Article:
Posts Tagged ‘drugs’

COPS Episode Ends with Victory for Client

June 9, 2010

My daughter recently recorded an episode of “COPS” that was filmed in Jacksonville. The whole family sat down together to watch just for fun.  To my surprise, I soon realized that one of my cases was featured on this episode!

It was a re-run of an old show that originally aired at least eight years ago.  The case was one of those that I’ll never forget.  And since “COPS” doesn’t tell the whole story, I can reveal how it ended favorably for my client.

The officers went to an apartment to serve a search warrant. Prior to the execution of the warrant, there was some discussion at the police station indicating confusion over the address at which the warrant was to be served.  On the show, you see the officers use a battering ram to burst into the apartment (without the constitutionally-required knock and announce, but that’s a story for another day) and arrest the people inside.

Here’s what happened off-camera.  The sworn affidavit for the search warrant that the officers presented to the judge alleged that a confidential informant had bought drugs at a specific address, but when I deposed the officer who prepared the affidavit, he testified that he had mistakenly written the wrong address on the affidavit.

I filed a motion asking the court to force the State to reveal the identity of the confidential informant so that I could question him regarding where he bought the drugs.  If the address alleged on the affidavit for the warrant was in fact not the one where he bought the drugs, then the warrant would be invalid.  The judge agreed that these unusual circumstances justified the extraordinary remedy of compelling the State to reveal the identity of the CI; otherwise, my client’s Fifth Amendment right to cross examine the witnesses against him would be denied.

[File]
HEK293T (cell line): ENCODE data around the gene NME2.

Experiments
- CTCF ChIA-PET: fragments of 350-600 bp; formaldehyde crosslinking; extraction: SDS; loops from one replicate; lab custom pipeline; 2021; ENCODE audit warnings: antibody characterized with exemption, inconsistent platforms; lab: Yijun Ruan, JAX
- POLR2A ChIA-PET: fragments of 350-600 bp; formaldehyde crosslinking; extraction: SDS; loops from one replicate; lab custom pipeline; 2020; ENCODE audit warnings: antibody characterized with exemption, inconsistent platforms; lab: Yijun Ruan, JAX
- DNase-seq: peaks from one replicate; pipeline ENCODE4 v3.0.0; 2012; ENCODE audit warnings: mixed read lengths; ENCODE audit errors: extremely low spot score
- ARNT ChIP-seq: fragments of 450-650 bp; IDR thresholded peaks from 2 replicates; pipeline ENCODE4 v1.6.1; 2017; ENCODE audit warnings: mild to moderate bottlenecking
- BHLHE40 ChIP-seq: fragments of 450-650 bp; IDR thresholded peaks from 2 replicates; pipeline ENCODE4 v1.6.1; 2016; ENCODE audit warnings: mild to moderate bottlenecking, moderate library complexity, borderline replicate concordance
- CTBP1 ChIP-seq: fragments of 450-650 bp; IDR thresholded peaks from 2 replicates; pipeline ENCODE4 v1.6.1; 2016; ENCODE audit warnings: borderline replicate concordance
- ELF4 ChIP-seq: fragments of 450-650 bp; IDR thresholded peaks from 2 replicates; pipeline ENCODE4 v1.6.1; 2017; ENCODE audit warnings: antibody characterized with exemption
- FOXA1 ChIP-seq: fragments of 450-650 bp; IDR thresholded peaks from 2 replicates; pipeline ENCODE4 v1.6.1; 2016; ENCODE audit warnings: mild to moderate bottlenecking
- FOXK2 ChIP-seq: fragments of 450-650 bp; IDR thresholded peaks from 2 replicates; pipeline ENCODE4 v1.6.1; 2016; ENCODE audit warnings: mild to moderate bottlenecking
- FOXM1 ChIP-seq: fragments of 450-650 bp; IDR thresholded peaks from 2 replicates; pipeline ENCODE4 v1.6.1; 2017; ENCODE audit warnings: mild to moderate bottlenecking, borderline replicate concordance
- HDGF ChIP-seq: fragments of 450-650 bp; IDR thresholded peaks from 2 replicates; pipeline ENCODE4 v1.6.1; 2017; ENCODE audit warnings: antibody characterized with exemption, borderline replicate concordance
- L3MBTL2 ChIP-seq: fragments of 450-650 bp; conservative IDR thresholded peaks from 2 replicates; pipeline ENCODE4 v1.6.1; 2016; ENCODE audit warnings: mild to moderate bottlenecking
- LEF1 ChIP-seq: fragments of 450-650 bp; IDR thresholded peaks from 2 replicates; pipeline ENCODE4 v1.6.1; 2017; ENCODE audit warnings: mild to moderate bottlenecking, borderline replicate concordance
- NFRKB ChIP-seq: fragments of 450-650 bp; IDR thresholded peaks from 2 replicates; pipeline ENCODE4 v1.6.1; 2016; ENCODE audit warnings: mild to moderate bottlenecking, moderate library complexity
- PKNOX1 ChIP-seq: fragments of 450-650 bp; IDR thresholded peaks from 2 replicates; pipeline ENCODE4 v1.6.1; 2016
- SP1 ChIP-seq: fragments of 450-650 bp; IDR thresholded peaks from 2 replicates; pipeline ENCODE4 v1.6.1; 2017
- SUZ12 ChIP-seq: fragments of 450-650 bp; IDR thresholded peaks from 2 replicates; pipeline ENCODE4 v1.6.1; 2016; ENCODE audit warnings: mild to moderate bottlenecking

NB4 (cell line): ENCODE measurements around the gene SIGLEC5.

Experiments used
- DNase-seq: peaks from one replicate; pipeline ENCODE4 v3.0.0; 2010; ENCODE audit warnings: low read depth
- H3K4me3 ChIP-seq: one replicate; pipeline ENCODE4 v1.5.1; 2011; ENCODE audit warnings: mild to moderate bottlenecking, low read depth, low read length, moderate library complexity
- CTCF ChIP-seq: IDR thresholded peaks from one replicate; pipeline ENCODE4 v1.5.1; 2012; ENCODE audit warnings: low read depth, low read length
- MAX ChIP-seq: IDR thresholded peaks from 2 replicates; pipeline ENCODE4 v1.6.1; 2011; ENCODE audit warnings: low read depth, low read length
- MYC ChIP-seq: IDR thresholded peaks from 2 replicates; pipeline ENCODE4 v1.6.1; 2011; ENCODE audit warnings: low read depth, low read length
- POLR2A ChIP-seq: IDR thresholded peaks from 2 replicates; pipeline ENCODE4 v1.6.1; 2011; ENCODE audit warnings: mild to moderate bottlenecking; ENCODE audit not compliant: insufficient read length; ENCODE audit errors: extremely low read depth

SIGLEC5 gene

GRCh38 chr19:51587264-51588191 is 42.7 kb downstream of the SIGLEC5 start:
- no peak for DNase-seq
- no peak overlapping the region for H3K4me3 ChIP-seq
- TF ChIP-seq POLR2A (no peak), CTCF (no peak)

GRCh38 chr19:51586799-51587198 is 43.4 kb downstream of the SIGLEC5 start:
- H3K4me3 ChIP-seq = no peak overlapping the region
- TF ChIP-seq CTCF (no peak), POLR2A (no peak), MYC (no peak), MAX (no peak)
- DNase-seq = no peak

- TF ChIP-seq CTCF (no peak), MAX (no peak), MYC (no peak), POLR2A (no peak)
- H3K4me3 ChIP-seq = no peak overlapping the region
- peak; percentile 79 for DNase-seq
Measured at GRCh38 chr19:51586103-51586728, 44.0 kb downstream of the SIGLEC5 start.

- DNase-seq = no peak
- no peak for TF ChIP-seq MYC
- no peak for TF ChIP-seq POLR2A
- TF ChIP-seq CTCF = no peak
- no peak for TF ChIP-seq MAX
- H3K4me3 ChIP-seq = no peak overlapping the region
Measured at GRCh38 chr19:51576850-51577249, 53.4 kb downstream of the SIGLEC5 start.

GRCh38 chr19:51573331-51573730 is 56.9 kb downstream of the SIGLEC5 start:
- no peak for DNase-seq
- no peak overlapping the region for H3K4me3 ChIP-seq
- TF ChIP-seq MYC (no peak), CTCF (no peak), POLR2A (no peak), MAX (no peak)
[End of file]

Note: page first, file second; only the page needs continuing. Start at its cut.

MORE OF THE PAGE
The State chose to drop the charges rather than reveal the identity of its confidential informant.

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Cops in Jail

February 5, 2010

Kudos to the Jacksonville police officer who had the courage to turn in two fellow officers recently for committing a crime on the job.  Apparently the officers wanted to look for drugs in a house located in a high-crime area, but they didn’t have a search warrant.  So instead of developing the probable cause they would have needed to get a warrant, they decided to take matters into their own hands.  They removed a room air conditioner and went into the house, then made up a story about a lady driving by who reported a burglary so it would look like they were justified in going into the house.

They didn’t find any drugs in the house.  Now they’re in jail.

Sadly, too many officers take shortcuts.  Over the course of the last 18+ years as a criminal defense attorney, I’ve seen it too many times.  I’ve had clients tell me about it again and again.

I guess these officers feel like the ends justify the means, but they never do.  Their actions taint all of the hard-working, dedicated officers who play by the rules while protecting the public.

The criminal justice system is designed to ferret out the truth, and most of the time it works.  Usually, when it fails, it’s because a cop or a prosecutor decides that winning is more important than justice.  It never is.

I’m sure the officers charged in this case will feel entitled to a fair trial, which they are.  I’m sure they’ll want the evidence used against them to be obtained legally, which it should be.  That’s the thing about the Constitution—it covers all of us, in all cases.

You can read more about this story at http://bit.ly/dChmmy.